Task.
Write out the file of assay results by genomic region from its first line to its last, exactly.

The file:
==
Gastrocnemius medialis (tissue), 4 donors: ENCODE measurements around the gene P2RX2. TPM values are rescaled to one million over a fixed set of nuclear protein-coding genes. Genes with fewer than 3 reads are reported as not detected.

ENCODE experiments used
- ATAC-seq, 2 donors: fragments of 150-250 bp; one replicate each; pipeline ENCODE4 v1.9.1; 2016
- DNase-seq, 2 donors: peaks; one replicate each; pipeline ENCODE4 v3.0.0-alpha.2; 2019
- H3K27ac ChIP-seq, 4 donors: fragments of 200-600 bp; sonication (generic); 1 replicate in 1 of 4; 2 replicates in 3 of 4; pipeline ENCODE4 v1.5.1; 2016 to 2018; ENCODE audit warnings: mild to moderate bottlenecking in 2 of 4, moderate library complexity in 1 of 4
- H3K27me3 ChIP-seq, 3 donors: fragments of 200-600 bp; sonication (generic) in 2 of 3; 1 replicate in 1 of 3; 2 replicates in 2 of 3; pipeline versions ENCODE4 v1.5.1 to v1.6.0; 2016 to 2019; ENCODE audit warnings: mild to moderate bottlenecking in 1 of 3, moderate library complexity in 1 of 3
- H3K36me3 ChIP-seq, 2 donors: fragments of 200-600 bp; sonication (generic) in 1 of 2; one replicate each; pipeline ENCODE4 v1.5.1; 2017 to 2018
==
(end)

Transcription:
Gastrocnemius medialis (tissue), 4 donors: ENCODE measurements around the gene P2RX2. TPM values are rescaled to one million over a fixed set of nuclear protein-coding genes. Genes with fewer than 3 reads are reported as not detected.

ENCODE experiments used
- ATAC-seq, 2 donors: fragments of 150-250 bp; one replicate each; pipeline ENCODE4 v1.9.1; 2016
- DNase-seq, 2 donors: peaks; one replicate each; pipeline ENCODE4 v3.0.0-alpha.2; 2019
- H3K27ac ChIP-seq, 4 donors: fragments of 200-600 bp; sonication (generic); 1 replicate in 1 of 4; 2 replicates in 3 of 4; pipeline ENCODE4 v1.5.1; 2016 to 2018; ENCODE audit warnings: mild to moderate bottlenecking in 2 of 4, moderate library complexity in 1 of 4
- H3K27me3 ChIP-seq, 3 donors: fragments of 200-600 bp; sonication (generic) in 2 of 3; 1 replicate in 1 of 3; 2 replicates in 2 of 3; pipeline versions ENCODE4 v1.5.1 to v1.6.0; 2016 to 2019; ENCODE audit warnings: mild to moderate bottlenecking in 1 of 3, moderate library complexity in 1 of 3
- H3K36me3 ChIP-seq, 2 donors: fragments of 200-600 bp; sonication (generic) in 1 of 2; one replicate each; pipeline ENCODE4 v1.5.1; 2017 to 2018